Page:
IE 11 is not supported. For an optimal experience visit our site on another browser.

From childhood fantasy to fashion reality

Peter Som was a shy kid who created his own fantasy world, filled with women dressed in beautiful clothes. Years later, his sketches have finally come off the page and are floating down the runway and out into the street.
/ Source: The Associated Press

Peter Som was a shy kid, one who would sketch to create his own fantasy world. He'd draw women — always women — in fantastic outfits, and then try to put them in motion with strokes of his pencil, imagining how these beautiful clothes would fit into their lives.

Now with his own fashion label and a full year as creative director of Bill Blass under his belt, Som no longer wonders: He sees his feminine styles float down the runway at New York Fashion Week and then, better yet, down the street.

“I see my clothes on the street and they look different than I recall, but different isn't bad. It's exciting to me to see what they do, how they wear it, what they wear it with,” Som says.

Som's intention is to offer women clothes that make them feel beautiful. He hopes he's taken care of the details — flattering lines, the fit of the shoulder — long before they ever see the garment. He wouldn't want his customer to have to worry about those things.

“The Peter Som look is romantic, it's a little dreamy. My girl is a little bit of a `head-in-the-clouds' kind of girl... has her head in the clouds. There's a beauty, a lightness about her,” he says.

Som seems to think about his “girl” a lot. The primary decoration in his neat office are bulletin boards covered with photos, clippings, swatches and notes that will influence his next collection.

He's a bit of a workaholic — and a bit of a perfectionist — but there comes a point, he says, when the California boy inside him comes out and convinces the Type A fashion guy to relax. He'll hit the beach (favorites are St. Bart's and Fire Island) and cook up a meal for friends.

Cooking is becoming a passion, and he says he makes a darn good minestrone soup with pistou. His newest challenge is teaching himself to bake: “I like the precision that goes into pies.”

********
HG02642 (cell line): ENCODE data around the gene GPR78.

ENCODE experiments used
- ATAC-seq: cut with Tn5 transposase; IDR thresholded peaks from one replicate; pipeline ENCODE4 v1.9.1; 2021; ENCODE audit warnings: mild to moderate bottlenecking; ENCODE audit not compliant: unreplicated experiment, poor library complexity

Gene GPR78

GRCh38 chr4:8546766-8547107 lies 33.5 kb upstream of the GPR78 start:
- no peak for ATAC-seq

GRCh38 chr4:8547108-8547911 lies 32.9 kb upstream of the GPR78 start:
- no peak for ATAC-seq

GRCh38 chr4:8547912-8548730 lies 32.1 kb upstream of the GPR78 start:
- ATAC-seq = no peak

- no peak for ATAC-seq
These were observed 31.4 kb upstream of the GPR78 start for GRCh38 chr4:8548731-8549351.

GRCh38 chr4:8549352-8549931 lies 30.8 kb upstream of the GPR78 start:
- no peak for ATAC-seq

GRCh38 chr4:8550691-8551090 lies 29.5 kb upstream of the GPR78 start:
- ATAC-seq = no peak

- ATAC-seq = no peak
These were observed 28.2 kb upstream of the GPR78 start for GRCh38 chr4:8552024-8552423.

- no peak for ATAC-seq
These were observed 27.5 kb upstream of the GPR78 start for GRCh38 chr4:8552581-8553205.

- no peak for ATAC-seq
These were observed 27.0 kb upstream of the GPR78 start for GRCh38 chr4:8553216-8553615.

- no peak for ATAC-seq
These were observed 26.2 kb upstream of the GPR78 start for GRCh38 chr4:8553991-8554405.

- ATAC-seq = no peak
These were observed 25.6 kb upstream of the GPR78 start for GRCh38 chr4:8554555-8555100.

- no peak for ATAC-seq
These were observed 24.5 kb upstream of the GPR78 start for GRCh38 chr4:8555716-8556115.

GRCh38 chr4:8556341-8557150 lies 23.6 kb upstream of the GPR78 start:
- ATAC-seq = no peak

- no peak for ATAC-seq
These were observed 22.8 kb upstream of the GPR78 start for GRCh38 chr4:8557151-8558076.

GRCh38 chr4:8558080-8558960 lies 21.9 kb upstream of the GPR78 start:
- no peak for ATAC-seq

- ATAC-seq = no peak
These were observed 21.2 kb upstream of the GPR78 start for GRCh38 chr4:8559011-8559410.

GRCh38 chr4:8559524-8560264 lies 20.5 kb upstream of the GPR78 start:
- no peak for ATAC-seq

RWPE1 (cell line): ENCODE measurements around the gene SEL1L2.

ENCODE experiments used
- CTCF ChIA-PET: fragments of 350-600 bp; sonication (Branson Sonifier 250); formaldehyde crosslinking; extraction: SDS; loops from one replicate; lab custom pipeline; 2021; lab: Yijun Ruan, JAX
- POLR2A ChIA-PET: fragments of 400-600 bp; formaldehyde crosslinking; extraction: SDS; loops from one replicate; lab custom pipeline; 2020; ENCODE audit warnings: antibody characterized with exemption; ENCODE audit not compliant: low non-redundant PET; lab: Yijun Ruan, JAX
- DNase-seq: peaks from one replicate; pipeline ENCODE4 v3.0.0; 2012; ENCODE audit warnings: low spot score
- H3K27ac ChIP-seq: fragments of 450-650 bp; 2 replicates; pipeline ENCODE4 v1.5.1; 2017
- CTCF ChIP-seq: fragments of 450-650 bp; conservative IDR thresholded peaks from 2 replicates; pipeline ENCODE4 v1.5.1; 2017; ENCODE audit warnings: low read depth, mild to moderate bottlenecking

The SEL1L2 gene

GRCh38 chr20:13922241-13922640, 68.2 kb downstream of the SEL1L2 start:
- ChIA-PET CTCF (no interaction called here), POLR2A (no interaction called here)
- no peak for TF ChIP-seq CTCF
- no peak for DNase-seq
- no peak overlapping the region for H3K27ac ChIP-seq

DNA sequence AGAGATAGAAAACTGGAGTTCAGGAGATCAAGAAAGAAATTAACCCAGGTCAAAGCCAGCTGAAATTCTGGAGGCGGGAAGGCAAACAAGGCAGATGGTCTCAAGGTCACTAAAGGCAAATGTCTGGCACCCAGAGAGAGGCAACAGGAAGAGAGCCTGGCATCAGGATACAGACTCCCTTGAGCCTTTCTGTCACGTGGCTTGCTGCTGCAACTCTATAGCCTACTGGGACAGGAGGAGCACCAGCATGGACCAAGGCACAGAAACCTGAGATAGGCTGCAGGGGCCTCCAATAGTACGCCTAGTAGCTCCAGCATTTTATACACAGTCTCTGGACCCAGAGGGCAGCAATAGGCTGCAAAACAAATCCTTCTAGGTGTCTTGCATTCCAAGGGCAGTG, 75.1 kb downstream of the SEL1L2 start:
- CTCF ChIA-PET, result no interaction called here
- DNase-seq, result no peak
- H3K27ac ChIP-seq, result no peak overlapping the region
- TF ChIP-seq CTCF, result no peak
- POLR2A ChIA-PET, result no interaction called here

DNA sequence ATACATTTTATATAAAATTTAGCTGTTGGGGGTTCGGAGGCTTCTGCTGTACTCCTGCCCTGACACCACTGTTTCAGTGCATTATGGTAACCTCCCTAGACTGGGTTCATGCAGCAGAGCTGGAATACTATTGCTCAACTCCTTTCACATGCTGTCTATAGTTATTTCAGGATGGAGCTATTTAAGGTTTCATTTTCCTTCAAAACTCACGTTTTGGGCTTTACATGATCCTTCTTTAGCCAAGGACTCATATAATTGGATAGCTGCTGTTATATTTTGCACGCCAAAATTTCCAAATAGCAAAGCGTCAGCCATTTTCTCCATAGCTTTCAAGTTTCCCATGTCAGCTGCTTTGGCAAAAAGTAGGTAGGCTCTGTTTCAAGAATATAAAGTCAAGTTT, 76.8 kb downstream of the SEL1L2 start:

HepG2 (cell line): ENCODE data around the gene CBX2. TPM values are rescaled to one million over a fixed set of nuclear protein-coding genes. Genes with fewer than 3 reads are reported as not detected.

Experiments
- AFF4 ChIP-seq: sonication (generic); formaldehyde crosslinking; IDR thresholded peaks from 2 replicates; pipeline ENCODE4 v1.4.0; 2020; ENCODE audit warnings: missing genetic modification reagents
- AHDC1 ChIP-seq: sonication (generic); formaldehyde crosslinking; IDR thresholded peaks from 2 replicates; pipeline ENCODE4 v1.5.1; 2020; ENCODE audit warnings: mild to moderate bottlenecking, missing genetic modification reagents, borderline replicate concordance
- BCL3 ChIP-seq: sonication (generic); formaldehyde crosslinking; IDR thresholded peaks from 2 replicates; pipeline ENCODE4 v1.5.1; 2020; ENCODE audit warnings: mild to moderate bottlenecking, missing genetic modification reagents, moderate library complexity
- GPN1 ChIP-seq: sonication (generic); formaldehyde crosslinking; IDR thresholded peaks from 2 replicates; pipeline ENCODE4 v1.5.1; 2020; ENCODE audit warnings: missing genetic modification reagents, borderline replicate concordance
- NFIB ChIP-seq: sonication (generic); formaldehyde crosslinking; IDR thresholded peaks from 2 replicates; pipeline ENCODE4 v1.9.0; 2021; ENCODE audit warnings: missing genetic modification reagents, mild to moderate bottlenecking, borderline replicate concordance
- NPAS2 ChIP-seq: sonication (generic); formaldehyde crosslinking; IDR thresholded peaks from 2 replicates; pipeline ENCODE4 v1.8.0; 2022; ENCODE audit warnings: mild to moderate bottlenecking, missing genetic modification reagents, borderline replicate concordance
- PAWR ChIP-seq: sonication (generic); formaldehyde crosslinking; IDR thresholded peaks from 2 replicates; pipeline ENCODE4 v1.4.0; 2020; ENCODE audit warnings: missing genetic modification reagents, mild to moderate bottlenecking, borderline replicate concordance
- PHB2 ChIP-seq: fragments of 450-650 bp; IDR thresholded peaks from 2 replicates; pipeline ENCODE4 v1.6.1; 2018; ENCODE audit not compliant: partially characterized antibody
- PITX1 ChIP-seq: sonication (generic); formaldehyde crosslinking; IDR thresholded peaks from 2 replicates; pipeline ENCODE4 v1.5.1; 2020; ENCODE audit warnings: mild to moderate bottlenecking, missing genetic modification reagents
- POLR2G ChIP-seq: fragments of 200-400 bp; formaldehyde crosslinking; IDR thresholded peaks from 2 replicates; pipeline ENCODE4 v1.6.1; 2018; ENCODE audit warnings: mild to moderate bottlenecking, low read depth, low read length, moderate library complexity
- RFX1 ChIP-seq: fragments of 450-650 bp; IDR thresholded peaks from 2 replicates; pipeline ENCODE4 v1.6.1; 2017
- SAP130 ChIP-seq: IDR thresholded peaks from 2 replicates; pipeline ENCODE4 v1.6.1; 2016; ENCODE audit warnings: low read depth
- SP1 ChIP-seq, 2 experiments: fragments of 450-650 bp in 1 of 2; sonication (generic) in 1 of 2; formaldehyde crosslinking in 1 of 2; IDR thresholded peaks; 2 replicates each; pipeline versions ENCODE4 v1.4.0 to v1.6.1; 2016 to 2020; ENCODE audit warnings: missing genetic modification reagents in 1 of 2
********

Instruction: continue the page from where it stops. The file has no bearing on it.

Som, 37, grew up in San Francisco with architect parents who were supportive of his longtime interest in fashion. “My parents were creative and they encouraged my creativity — there was no pressure to be a doctor or a lawyer.”

He can see the influences of their aesthetic in the clean lines of his own designs, but he strives to also add an ethereal vibe. He uses touches of airy organza or chiffon to lighten a structured silhouette or a muted color to an otherwise severe style.

Suze Yalof Schwartz, Glamour magazine's executive fashion editor at large, says she likes that Som's clothes have an underlying edginess. It's a look she describes as “Upper East Side meets Soho.”

“I really appreciate his aesthetic for mixing something that's durable with something dainty — and then a tough shoe. ... I like how he took winter florals and mixed them with little leather jackets. He's really appealing to the entire world of women, not limiting his collection to young girls or older women, or a certain style,” Yalof Schwartz says.

For fall, Som was inspired by the hit TV show “Mad Men” and the slick world of 1960s advertising it portrays as well as the work of photographer Diane Arbus, who would intentionally shoot things askew.

“Everything was a little off-center — not quite perfect — which is really the whole point of finding beauty in imperfection,” he says.

Som studied art at Connecticut College before landing in New York. His first industry job was as a receptionist with a company called British Khaki. Answering the phone can be a lot harder than it looks, he says with a laugh: “You need a tough skin.”

Next came design jobs with Michael Kors, Calvin Klein and Blass, working with the late designer whose shoes he'd fill years later. He set the goal to open his own company by the time he was 30.

“When you're young, you think 30 is the age that you should have your stuff together,” he explains.

Needless to say, Som felt a sense of accomplishment when the Peter Som label opened for business when he was still 29. But then reality struck. “I was sooo naive. I had no five-year plan, no business partner, no clue. I was running on passion and drive.”

His first sale didn't go so smoothly either. He made jersey mohair tops — “Don't ask!” he implores — but he didn't think to ask the factory to preshrink the fabric. The tops he shipped were tiny.

Fast-forward to the present and Som has a business partner. He has a 10-year plan that includes designing accessories and expanding internationally. He will soon preview his spring collection; the look will be a sultrier style than he's done in the past as he takes his "girl" on a trip to India and Morocco.

He thinks it's the direction that fashion is heading and he's excited about the new season, but, he says, he can't confidently predict trends.

“I wish I could — then I'd be living on a beach in the Bahamas,” he says. “We do our homework, but success is definitely not a science.”